In the West, the "shoot, shovel and shut up" mentality is never far away.  Veiled or direct threats of violence permeate the policy processes.  Go to some of the state game commission meetings or hearings on the proposed hunts, and you can feel the daggers in some of the bullies' eyes.  It can be downright intimidating.  It is also the antithesis of a fair and democratic process.  Wolf management continues to reflect the tyranny of a well-armed minority that reflect the values of yesteryear.

 What we have in the West with wolves today is mounting frustration on all sides, exacerbated by the anonymity provided by the Internet, which is further inflaming the debate.  Another contributing factor to this growing frustration over wolves is the complete failure of the government to provide for a constructive dialogue among diverse parties in the hopes of resolving conflicts.  Instead, key government officials fan the flames with wisecracks in the press

 Government leadership is sorely needed to bring all parties to the table in some new creative ways to help us honestly discuss our differences, and explore new solutions based on areas of common interest. For this to work, curse words and disrespectful behavior need to be left at the door.

 Until then, we will be in court, and wolves will be in the crossfire, again.

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ArtJun 5 2009 10:31 PM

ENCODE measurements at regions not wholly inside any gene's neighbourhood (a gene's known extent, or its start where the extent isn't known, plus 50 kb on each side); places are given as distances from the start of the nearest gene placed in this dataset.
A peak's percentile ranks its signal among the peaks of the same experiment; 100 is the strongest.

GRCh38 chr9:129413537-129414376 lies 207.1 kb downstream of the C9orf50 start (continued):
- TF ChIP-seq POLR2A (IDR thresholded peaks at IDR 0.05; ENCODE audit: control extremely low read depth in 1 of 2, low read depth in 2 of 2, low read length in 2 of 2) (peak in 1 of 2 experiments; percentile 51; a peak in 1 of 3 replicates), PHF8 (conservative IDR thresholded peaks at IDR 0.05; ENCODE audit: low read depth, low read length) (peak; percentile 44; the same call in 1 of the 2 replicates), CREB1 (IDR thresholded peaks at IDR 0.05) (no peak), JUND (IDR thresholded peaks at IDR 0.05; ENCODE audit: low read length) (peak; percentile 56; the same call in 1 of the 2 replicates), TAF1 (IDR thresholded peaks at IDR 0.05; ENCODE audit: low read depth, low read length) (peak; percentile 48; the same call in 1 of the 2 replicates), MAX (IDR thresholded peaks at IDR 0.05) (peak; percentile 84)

Yank their grazing permits. They've been on the federal dole long enough. No one will even notice their gone. Probably more cattle raised in a few Florida counties than in all three of those states together.

KarlyJun 5 2009 10:37 PM

You people are all sick individuals. The fact that you people are willing to let a majestic animal like the wolf that is so close to peoples hearts is absolutely unacceptable and will be put to an end. These animals need help from people like you. People who don't care about the welfare of animals that simply want to live there lives like they are supposed to. None of you have even the slightest right to kill them off. It disgusts me that people could actually write such repulsive, sick things and it truly makes me so mad I can't even contain myself. I have no idea what this world is coming to and I don't want to know.


Charles A. BayneJun 10 2009 12:32 PM

Dear Louisa. I for one, am the opposite of these "sss"'ers. I think they are terrible, and I feel that God will punish them, like murderers and terrorists, which they are. God bless you for your work in protecting wolves as best you can. To me, wolves are the most important animal in nature, keeping everything in balance. As I understand it, if a wolf kills a sheep, the Gov. compensates that owner, right? Killing a wolf is like shooting the family dog. And doing it from a plane is just downright savage and shameful. It makes me ashamed of some fellow Americans.

Charles Bayne

Ken Fischman, Ph.D.Jun 10 2009 09:43 PM

Dear Louisa: It is true that these wolf haters are pathological. They project their own infantilism and frustrations onto the wolves. As you rightly surmised,they are bullies & the only way to deal with a bully is to stand up to them. As for Mr. Bangs, he is beginning to wear on us all. The other day he was quoted as saying that wolves will produce 1,000 pups this this year,so why get all worried about the anticipated hunting season. I consider his remark as worse than unscientific. It is downright misleading. The majority of pups will die within the year of their birth.